• HB 1101: Requires employers seeking a public contract to prove they do not employ illegal immigrants; allows the state to revoke the professional licenses of employers who knowingly hire illegal immigrants; requires police to check the immigration status of suspects.

Defeated 11-0*

• HB 1062: Requires school districts to collect and report citizenship information about students; says no legal action would be taken against students and families of illegal immigrants.

Defeated, 6-5

• HB 1082: Allows civil lawsuits against employers for acts committed by illegal immigrant employees, on or off the job.

Defeated, 6-5

• HB 1133: Prohibits public contracts with companies that knowingly hire illegal immigrants; prohibits an illegal immigrant from gaining resident status to get in-state college tuition.

Defeated, 6-5

• HB 1134: Train and authorize local and state law enforcement to identify, process and possibly detain suspected illegal immigrants encountered during patrols.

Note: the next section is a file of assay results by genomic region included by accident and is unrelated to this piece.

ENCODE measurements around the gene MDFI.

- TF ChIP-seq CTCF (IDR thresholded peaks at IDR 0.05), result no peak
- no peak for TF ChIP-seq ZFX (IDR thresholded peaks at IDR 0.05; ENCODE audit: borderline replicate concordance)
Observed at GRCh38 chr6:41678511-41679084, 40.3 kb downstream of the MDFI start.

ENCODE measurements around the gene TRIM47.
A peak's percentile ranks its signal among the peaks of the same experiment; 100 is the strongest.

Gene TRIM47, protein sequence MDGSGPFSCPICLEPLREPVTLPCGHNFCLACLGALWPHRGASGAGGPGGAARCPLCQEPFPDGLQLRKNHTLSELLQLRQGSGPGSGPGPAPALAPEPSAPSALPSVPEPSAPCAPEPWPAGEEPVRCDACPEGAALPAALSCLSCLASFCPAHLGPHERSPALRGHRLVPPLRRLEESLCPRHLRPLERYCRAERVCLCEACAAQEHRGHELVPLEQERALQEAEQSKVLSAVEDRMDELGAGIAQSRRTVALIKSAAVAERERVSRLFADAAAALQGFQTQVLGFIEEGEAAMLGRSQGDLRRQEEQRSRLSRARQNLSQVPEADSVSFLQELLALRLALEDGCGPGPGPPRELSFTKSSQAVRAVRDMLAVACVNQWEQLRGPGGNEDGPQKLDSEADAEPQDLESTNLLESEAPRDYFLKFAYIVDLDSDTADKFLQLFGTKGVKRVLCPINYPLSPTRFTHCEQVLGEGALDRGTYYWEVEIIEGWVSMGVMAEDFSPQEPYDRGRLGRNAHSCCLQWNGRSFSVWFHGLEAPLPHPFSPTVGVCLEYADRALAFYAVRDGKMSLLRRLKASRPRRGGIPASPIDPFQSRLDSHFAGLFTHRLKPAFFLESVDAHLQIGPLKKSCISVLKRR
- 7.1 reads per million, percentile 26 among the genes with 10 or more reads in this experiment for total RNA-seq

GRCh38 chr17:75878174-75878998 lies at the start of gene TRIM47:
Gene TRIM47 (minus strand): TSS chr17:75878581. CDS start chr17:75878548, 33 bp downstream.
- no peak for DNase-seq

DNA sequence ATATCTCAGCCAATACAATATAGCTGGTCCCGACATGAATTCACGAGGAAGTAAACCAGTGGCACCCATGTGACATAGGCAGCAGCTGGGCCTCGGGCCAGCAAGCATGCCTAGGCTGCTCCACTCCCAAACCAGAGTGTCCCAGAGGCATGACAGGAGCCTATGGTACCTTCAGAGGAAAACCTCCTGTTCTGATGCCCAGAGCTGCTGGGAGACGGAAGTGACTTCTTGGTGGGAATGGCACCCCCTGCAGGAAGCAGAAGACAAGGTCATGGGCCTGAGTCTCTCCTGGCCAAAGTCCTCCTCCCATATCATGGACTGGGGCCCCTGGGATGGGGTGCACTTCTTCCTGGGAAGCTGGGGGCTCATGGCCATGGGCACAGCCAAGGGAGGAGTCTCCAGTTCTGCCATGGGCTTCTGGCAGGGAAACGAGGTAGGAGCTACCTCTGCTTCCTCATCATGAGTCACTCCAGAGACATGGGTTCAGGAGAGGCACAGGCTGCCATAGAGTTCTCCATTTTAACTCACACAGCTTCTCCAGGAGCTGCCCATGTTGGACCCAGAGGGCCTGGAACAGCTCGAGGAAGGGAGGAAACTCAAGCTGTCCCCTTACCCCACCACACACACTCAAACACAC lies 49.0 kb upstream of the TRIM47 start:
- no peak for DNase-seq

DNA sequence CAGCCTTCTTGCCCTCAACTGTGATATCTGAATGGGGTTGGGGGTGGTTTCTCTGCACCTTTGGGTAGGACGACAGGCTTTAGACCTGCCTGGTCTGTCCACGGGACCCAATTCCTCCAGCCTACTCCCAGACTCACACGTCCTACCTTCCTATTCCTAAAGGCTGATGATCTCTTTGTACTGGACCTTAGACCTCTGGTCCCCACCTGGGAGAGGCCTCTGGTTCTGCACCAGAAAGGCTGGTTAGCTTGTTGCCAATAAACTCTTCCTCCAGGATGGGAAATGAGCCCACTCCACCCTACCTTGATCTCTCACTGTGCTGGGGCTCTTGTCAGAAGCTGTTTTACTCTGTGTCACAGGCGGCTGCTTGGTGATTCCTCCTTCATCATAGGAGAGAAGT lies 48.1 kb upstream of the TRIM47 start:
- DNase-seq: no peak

Defeated, 6-5

• HB 1286: Requires food establishments to verify the immigration status of employees through a federal pilot program; prohibits a food establishment from getting a health department license if it hasn't applied for the program.

Defeated 5-5 (Rep. Paul Weissmann, D-Louisville, excused)

• HB 1290: Requires employers to learn how to verify the work eligibility of current and future employees and fire those found not to be eligible.

Defeated, 6-5

• HB 1306: Requires the state auditor or a contractor to study the implementation of the Secure and Verifiable Identity Document Act.

Passed, 11-0

• HB 1131: Prohibits a bail bonding agent from posting bail for a defendant known to be in the U.S. illegally.

Passed, 11-0

• HB 1343: Prohibits public contracts with firms that knowingly employ illegal immigrants; requires contractors to certify that its workers are legal residents. Also sets up a tip line to field reports of suspected violations.


*May return during the session

Source: State Rep. Dave Schultheis; General Assembly or 303-892-2361. Staff writer John C. Ensslin contributed to this report.